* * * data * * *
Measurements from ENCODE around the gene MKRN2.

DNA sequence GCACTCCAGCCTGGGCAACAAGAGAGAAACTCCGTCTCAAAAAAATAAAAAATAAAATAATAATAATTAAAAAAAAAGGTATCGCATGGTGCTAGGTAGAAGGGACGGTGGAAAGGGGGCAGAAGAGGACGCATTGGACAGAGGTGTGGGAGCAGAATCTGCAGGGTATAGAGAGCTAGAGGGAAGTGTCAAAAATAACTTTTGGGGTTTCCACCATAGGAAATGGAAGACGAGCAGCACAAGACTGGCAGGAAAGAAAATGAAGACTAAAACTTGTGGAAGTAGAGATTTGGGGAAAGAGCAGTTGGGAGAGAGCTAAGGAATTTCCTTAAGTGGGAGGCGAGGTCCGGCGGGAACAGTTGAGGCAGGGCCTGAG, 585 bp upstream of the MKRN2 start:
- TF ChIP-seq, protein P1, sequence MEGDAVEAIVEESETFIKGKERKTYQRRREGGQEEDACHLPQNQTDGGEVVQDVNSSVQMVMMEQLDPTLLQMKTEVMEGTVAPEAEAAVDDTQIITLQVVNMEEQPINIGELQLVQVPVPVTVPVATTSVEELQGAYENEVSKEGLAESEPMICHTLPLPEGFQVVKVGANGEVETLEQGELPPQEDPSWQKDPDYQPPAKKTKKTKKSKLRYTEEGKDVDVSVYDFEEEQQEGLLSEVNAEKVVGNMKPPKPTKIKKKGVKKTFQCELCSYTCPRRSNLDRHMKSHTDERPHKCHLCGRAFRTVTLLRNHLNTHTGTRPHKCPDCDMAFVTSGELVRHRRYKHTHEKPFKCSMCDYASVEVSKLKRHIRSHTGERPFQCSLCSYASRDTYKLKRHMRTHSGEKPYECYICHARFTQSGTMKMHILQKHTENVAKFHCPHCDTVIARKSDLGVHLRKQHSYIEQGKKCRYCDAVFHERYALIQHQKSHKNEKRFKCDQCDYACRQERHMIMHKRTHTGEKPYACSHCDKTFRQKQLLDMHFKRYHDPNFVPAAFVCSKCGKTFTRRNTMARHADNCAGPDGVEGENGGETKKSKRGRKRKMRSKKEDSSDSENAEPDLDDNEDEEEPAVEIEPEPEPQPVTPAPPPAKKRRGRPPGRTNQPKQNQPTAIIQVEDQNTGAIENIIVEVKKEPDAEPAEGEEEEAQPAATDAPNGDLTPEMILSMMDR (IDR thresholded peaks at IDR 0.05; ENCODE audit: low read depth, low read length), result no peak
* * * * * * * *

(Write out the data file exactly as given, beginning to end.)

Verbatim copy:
Measurements from ENCODE around the gene MKRN2.

DNA sequence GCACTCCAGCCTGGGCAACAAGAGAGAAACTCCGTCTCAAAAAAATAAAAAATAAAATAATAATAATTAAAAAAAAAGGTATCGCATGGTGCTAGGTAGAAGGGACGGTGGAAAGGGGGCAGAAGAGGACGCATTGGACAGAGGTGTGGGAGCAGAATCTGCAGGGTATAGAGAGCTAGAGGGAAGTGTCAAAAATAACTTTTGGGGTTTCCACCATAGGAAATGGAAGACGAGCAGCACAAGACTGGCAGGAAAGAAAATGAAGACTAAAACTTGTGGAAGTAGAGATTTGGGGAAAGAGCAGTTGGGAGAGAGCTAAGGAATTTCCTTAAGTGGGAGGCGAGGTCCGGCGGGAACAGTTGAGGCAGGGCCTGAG, 585 bp upstream of the MKRN2 start:
- TF ChIP-seq, protein P1, sequence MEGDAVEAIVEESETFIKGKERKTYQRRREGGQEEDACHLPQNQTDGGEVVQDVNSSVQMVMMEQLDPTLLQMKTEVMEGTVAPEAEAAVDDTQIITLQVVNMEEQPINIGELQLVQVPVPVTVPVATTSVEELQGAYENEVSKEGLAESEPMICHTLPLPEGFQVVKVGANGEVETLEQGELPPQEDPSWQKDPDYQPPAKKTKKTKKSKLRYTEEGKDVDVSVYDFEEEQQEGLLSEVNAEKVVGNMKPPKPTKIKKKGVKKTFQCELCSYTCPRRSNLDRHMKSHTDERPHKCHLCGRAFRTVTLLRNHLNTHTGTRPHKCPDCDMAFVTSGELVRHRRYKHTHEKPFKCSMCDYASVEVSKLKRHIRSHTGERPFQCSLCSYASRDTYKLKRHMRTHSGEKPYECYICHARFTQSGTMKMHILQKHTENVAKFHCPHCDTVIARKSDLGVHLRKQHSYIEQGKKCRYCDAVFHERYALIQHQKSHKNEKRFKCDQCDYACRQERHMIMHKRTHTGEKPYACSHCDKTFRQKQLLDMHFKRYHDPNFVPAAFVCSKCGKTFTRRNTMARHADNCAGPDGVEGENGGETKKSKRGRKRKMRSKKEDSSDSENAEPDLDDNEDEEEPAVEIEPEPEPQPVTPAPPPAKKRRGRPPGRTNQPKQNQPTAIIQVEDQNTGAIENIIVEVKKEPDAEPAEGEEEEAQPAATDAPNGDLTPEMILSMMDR (IDR thresholded peaks at IDR 0.05; ENCODE audit: low read depth, low read length), result no peak